The Greek tax system is particularly complex, suffers from lack of transparency, is conducive to noncompliance and—since the tax burden predominantly falls on those who cannot evade or (legally) avoid—it is also unfair. Christos Kotsogiannis discusses a reform for personal income taxation in Greece and advocates ‘flattening’ the personal income tax. He argues that a flat tax system can reduce the existing distortions, increase tax compliance, and therefore, tax revenues. The distributional effects of flat taxes are not necessarily regressive (as political rhetoric might argue). Allowing for the impact of those taxes on compliance they can even increase progressivity.
The full article of C. Kotsogiannis:
As Greece looks to address its fiscal deficit through the tax system, and boost growth, getting the tax system right (levels of tax rates, structure, and compliance) should be high on the structural-reforms agenda. The reason for this is simple: The Greek tax system is particularly complex, suffers from lack of transparency, and is conducive to noncompliance. Since the tax burden predominantly falls on those who cannot evade or (legally) avoid, it is also unfair. In short, it has all the characteristics that a tax system should not have!
It is tempting for one to ask the question ‘what is the best tax system for Greece?’, but for the purpose of the present discussion such a (challenging) issue will not be addressed here. Instead, I will focus on one particular aspect of the tax system, that of personal income taxes, and advocate that income taxes should move towards the ‘flat tax’, in the sense of moving taxes towards a single strictly positive marginal tax rate on income, over and above the tax free threshold. It is worth stating from the outset that I will not discuss the need to intensify and rationalise the tax enforcement efforts. This is taken as given!
Why a flat tax? The optimal tax literature offer some advice on how to design a tax system that minimizes economic inefficiencies, taking into account redistributive considerations, but, unfortunately, does not allow for sweeping generalizations as there are inherent limitations in all theoretical frameworks. Nevertheless, several economic arguments emerge from the literature which are supportive of a flat income tax structure. It is argued that a flat tax:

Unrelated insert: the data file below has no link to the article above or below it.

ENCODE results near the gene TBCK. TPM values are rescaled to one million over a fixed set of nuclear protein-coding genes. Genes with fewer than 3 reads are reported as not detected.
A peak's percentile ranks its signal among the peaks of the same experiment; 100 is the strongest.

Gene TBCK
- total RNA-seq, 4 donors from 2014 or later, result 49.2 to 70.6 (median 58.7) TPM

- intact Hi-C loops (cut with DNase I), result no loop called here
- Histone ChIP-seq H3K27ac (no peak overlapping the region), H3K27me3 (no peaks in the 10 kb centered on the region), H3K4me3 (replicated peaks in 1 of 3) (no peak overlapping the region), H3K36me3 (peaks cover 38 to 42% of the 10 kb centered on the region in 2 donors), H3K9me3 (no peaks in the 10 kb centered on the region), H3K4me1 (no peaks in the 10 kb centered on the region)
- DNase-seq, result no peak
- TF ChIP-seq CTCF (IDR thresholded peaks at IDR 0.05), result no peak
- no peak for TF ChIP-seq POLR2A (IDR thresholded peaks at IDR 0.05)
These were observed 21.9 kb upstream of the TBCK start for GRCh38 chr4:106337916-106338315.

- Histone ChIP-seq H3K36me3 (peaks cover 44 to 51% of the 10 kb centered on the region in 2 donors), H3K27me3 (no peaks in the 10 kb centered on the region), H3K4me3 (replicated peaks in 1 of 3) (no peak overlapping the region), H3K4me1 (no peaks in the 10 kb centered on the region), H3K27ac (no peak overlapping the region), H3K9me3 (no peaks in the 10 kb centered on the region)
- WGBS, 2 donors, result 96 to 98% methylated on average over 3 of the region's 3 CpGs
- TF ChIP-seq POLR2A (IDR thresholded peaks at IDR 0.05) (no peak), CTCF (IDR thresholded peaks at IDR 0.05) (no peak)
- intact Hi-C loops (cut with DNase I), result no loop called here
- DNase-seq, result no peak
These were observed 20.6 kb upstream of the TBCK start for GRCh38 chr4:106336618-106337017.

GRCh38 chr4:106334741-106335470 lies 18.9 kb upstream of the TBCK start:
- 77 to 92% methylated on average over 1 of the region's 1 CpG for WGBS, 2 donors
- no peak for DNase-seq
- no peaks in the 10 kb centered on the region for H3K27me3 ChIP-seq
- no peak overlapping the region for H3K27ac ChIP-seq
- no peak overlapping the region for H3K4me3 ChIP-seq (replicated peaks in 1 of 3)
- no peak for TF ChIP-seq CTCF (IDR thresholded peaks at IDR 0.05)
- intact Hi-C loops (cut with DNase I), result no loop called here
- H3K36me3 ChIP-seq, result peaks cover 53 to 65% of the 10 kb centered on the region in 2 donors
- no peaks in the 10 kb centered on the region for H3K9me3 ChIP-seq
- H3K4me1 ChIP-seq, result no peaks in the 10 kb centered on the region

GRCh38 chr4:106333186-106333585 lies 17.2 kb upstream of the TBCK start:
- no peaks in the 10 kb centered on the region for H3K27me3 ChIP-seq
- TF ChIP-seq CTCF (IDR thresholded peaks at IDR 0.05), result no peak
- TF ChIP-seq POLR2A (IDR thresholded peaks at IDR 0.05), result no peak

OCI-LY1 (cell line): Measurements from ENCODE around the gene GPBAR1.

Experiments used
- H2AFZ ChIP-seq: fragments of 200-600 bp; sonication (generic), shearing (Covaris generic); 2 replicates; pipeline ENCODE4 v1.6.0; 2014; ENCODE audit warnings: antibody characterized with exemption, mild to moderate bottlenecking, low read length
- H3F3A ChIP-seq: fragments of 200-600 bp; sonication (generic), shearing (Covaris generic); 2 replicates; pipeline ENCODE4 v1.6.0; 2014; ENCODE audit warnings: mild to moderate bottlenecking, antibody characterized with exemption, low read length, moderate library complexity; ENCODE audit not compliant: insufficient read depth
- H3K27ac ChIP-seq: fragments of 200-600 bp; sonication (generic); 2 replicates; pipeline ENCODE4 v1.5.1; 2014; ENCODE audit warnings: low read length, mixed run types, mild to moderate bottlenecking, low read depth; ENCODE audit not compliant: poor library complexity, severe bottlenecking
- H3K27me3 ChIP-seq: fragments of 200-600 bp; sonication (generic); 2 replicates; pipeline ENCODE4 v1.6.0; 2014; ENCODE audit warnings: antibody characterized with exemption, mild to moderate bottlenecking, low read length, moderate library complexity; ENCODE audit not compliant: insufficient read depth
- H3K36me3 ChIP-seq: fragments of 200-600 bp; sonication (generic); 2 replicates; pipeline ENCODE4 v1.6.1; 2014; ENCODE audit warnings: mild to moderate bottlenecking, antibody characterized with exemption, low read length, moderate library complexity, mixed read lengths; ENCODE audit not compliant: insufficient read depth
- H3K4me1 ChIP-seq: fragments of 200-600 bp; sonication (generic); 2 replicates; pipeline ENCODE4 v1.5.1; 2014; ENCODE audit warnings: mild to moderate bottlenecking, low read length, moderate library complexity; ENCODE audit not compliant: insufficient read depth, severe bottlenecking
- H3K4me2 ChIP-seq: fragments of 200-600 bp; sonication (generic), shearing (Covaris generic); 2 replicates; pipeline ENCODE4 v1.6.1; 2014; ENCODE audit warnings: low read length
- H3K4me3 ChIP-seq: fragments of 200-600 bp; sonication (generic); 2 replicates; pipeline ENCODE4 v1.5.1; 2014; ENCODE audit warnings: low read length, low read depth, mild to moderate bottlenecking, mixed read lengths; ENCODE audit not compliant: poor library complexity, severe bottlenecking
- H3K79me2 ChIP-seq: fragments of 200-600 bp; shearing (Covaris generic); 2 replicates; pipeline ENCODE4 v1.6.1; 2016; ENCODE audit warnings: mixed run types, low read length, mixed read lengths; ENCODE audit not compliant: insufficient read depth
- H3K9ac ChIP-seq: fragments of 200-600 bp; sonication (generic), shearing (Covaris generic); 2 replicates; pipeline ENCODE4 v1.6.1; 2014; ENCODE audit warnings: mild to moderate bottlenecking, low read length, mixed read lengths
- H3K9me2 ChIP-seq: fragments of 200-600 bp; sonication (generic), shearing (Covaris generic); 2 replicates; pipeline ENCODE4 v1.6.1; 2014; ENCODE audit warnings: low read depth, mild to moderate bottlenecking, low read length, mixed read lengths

- Substantially reduces the cost of administration: The direct cost of administering a complex tax system is enormous. By simplifying the tax code there are significant savings in administration to be made. It also decreases the direct cost to consumers by making tax filing less complicated.
- Lowers the tax burden and so improves allocative efficiency: Empirical evidence suggests that personal income is very sensitive to taxation–particularly so in economies plagued with tax evasion—and, therefore, high income taxes result in significant deadweight losses. In addition, lower taxes in the upper part of the income distribution will improve labour force participation of the high skill individuals.
- Increases reporting of income and, therefore, is conducive to tax compliance: The elimination of loopholes through a simplified tax structure reduces the marginal benefit from evading taxes. Simplicity of the tax system reduces also the possibilities of collusive behaviour between tax payers/tax professionals and the tax authorities. It also reduces extortion practices in tax collection between the tax authorities and tax payers.
- It reduces government corruption[i]: If the government is in pursuit of self-interest, acting as revenue-maximizes, the tax system is designed overly complex with a complicated pattern of marginal tax rates, exceptions and loopholes. Restricting the tax system into one marginal tax rate limits the amount of revenue that is being wasted.